What can you see? What do you notice? What questions can you ask?
Imagine you are suspending a cube from one vertex (corner) and
allowing it to hang freely. Now imagine you are lowering it into
water until it is exactly half submerged. What shape does the
surface. . . .
Find all the ways to cut out a 'net' of six squares that can be
folded into a cube.
Seven small rectangular pictures have one inch wide frames. The
frames are removed and the pictures are fitted together like a
jigsaw to make a rectangle of length 12 inches. Find the dimensions
of. . . .
This is the first article in a series which aim to provide some insight into the way spatial thinking develops in children, and draw on a range of reported research. The focus of this article is the. . . .
A rectangular field has two posts with a ring on top of each post.
There are two quarrelsome goats and plenty of ropes which you can
tie to their collars. How can you secure them so they can't. . . .
How can you make an angle of 60 degrees by folding a sheet of paper
Show that among the interior angles of a convex polygon there
cannot be more than three acute angles.
This task depends on groups working collaboratively, discussing and
reasoning to agree a final product.
It is possible to dissect any square into smaller squares. What is
the minimum number of squares a 13 by 13 square can be dissected
The whole set of tiles is used to make a square. This has a green and blue border. There are no green or blue tiles anywhere in the square except on this border. How many tiles are there in the set?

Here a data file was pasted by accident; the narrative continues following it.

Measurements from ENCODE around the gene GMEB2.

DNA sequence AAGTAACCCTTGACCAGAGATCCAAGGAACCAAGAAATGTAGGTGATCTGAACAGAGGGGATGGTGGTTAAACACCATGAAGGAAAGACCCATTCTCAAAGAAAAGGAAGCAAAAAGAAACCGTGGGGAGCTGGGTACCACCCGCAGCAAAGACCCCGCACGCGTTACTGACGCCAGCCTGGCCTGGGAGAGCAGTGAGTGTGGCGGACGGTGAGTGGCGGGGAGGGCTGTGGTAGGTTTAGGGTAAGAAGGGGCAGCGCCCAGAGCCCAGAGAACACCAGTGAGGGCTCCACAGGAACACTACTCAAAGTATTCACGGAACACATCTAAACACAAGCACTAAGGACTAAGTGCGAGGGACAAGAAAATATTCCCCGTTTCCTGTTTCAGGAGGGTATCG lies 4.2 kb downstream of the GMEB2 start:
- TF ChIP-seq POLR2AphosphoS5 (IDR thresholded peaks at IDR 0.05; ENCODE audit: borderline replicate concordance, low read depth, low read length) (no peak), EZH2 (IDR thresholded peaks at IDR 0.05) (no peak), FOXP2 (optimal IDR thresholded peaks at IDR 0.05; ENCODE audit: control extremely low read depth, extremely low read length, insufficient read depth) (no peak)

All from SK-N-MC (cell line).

Lyndon Baker describes how the Mobius strip and Euler's law can
introduce pupils to the idea of topology.
Players take it in turns to choose a dot on the grid. The winner is the first to have four dots that can be joined to form a square.
A 3x3x3 cube may be reduced to unit cubes in six saw cuts. If after
every cut you can rearrange the pieces before cutting straight
through, can you do it in fewer?
A bus route has a total duration of 40 minutes. Every 10 minutes,
two buses set out, one from each end. How many buses will one bus
meet on its way from one end to the other end?
Charlie and Alison have been drawing patterns on coordinate grids. Can you picture where the patterns lead?
Here is a solitaire type environment for you to experiment with. Which targets can you reach?
These are pictures of the sea defences at New Brighton. Can you
work out what a basic shape might be in both images of the sea wall
and work out a way they might fit together?
A game for 2 people. Take turns joining two dots, until your opponent is unable to move.
The reader is invited to investigate changes (or permutations) in the ringing of church bells, illustrated by braid diagrams showing the order in which the bells are rung.
Draw all the possible distinct triangles on a 4 x 4 dotty grid.
Convince me that you have all possible triangles.
Slide the pieces to move Khun Phaen past all the guards into the position on the right from which he can escape to freedom.
Can you explain why it is impossible to construct this triangle?
We start with one yellow cube and build around it to make a 3x3x3 cube with red cubes. Then we build around that red cube with blue cubes and so on. How many cubes of each colour have we used?
Four rods, two of length a and two of length b, are linked to form
a kite. The linkage is moveable so that the angles change. What is
the maximum area of the kite?